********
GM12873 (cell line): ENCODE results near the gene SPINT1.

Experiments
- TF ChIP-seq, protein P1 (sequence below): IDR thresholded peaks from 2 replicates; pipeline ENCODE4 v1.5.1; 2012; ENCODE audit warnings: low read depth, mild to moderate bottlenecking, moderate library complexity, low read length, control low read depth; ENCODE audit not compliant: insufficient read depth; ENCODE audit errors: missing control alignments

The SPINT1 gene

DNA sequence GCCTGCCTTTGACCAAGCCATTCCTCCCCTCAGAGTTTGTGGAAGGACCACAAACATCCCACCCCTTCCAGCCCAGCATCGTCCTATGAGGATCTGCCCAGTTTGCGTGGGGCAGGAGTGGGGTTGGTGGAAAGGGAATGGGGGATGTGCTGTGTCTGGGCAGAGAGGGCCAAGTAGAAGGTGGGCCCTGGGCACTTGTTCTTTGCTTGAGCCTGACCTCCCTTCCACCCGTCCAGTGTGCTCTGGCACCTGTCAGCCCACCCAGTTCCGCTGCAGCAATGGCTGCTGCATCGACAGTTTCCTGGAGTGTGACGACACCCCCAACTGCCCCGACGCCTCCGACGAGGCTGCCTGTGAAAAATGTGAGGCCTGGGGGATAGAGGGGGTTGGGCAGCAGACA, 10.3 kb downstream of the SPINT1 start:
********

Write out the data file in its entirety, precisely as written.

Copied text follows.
GM12873 (cell line): ENCODE results near the gene SPINT1.

Experiments
- TF ChIP-seq, protein P1 (sequence below): IDR thresholded peaks from 2 replicates; pipeline ENCODE4 v1.5.1; 2012; ENCODE audit warnings: low read depth, mild to moderate bottlenecking, moderate library complexity, low read length, control low read depth; ENCODE audit not compliant: insufficient read depth; ENCODE audit errors: missing control alignments

The SPINT1 gene

DNA sequence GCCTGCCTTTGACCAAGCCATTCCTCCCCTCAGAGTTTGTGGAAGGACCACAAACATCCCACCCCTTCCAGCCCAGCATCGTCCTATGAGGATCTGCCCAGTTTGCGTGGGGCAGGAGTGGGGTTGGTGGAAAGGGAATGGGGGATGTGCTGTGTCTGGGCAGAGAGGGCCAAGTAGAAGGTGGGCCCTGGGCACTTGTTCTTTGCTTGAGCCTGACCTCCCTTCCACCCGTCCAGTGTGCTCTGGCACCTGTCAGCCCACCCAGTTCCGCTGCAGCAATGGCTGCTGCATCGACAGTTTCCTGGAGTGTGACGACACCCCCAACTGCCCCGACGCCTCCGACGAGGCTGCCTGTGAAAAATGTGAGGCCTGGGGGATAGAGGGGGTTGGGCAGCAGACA, 10.3 kb downstream of the SPINT1 start: